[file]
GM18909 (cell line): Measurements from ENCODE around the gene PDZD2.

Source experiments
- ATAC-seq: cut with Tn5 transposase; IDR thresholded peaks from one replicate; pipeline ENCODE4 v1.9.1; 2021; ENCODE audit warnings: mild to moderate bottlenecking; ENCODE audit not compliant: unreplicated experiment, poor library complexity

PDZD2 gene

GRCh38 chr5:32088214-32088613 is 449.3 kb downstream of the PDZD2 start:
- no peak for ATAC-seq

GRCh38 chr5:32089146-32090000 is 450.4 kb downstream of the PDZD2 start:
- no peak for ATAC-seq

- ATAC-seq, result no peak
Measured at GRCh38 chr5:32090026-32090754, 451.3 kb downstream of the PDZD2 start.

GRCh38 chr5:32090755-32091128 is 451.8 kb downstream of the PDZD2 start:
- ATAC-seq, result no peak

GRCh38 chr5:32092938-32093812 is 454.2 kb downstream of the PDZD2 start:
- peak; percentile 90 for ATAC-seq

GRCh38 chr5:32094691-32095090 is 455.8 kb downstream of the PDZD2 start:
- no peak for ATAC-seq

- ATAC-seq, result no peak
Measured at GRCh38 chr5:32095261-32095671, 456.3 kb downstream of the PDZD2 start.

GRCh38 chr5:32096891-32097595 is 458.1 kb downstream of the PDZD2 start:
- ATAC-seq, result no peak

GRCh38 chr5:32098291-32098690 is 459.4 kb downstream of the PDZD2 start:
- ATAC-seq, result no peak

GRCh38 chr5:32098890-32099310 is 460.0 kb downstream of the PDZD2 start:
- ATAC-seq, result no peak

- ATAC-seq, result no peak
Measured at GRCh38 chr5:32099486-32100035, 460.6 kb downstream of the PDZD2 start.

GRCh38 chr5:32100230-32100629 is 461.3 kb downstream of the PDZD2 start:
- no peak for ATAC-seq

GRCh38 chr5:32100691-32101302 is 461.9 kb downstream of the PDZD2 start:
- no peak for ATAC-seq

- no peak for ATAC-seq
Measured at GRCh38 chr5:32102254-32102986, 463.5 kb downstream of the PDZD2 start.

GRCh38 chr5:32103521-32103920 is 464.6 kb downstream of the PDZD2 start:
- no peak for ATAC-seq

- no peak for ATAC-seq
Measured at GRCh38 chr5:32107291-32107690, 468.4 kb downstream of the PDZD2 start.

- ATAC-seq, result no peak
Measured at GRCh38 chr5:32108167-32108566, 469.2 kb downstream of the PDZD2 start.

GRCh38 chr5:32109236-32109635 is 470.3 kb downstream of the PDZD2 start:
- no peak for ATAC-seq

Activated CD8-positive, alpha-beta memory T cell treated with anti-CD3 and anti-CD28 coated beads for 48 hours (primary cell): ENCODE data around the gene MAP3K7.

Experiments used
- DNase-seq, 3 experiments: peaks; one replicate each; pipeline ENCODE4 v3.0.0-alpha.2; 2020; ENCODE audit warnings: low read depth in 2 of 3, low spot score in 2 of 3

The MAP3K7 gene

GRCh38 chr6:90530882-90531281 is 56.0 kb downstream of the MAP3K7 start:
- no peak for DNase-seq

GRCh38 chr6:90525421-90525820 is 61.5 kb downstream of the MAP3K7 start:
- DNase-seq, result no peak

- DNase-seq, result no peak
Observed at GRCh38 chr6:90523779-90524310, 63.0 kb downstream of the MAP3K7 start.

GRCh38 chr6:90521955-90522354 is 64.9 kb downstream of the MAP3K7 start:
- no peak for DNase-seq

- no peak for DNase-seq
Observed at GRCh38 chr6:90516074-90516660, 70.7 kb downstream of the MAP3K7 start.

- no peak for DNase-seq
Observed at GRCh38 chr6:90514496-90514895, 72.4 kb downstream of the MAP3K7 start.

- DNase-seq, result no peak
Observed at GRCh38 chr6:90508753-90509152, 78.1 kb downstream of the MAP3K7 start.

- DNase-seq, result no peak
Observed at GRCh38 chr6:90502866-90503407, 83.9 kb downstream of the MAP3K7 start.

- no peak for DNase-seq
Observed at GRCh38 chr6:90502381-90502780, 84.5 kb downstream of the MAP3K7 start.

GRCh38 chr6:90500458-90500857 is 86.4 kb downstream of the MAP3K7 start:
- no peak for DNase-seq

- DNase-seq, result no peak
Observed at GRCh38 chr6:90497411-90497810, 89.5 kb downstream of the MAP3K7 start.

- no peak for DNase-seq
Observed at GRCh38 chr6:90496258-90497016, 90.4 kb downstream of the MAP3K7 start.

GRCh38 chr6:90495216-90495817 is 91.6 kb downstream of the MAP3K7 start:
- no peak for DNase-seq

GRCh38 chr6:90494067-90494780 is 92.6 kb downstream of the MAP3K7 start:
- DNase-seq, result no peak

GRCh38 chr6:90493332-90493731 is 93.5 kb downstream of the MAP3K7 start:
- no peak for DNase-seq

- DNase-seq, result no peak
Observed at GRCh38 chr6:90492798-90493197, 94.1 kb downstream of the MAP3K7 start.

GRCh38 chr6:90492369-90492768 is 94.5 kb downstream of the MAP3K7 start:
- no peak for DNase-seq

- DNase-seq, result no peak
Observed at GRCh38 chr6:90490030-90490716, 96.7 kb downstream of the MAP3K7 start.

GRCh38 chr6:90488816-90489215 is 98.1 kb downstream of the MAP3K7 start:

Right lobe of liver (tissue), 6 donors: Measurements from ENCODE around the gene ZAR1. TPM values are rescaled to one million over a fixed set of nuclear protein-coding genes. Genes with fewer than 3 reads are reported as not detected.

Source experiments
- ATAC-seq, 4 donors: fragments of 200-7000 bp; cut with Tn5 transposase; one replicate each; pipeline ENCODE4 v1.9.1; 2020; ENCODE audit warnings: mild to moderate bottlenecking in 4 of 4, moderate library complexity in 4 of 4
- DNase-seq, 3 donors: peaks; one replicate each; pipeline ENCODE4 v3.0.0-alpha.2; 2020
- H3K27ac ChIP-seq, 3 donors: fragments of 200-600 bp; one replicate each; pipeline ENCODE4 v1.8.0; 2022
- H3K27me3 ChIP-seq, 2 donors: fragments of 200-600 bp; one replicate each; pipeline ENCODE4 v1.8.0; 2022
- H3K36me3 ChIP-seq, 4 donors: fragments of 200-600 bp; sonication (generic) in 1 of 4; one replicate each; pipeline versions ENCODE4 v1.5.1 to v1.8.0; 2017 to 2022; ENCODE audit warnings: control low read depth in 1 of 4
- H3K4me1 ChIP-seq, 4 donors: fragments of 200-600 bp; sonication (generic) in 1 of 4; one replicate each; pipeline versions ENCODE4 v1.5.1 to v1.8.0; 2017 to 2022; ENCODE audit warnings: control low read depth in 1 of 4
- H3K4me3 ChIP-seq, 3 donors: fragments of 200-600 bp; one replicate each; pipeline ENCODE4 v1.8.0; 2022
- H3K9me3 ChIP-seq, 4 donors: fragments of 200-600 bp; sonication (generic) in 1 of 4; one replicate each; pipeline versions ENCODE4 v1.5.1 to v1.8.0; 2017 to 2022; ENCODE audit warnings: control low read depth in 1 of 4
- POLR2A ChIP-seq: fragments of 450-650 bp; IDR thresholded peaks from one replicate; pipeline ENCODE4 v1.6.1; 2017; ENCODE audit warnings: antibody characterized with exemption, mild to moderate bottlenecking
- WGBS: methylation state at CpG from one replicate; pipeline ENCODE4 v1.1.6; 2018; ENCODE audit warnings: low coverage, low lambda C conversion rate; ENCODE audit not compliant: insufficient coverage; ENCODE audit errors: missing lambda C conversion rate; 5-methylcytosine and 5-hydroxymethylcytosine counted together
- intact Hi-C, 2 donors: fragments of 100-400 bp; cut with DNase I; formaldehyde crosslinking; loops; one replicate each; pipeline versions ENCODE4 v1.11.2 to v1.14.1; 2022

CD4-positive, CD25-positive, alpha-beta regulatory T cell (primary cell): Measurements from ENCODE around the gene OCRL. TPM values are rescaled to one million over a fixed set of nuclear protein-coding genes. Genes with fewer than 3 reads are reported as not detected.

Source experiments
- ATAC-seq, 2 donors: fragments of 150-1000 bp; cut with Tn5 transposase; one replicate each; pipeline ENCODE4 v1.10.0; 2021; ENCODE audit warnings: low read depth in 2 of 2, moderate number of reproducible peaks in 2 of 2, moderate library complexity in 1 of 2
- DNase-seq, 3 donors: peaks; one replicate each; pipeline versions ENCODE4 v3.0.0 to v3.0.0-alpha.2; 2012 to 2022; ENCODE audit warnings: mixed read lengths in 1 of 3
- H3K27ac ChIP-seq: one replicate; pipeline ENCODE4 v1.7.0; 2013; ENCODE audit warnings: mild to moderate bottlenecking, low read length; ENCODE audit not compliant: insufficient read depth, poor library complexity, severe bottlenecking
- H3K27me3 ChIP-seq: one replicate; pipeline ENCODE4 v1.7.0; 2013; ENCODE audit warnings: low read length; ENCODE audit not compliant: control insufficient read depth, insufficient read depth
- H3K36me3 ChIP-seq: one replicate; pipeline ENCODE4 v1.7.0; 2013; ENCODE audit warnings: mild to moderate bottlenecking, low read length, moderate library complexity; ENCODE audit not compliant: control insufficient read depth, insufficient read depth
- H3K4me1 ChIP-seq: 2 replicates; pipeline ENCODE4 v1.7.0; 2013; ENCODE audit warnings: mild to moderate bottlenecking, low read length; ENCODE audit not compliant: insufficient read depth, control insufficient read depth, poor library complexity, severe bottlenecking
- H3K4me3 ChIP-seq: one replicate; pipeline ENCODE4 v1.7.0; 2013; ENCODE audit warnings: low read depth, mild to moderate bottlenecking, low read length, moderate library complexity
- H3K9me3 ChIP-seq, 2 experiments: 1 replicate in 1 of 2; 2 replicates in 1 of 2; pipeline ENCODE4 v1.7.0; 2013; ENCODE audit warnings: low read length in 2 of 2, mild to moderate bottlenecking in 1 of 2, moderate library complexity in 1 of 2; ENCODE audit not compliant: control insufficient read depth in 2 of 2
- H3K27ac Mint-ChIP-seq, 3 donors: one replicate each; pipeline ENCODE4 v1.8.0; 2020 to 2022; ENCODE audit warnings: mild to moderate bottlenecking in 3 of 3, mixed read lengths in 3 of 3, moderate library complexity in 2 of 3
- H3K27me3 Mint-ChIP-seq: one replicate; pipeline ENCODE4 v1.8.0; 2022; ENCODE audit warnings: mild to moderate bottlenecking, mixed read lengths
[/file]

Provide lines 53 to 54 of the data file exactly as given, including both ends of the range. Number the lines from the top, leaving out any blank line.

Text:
- no peak for DNase-seq
Observed at GRCh38 chr6:90516074-90516660, 70.7 kb downstream of the MAP3K7 start.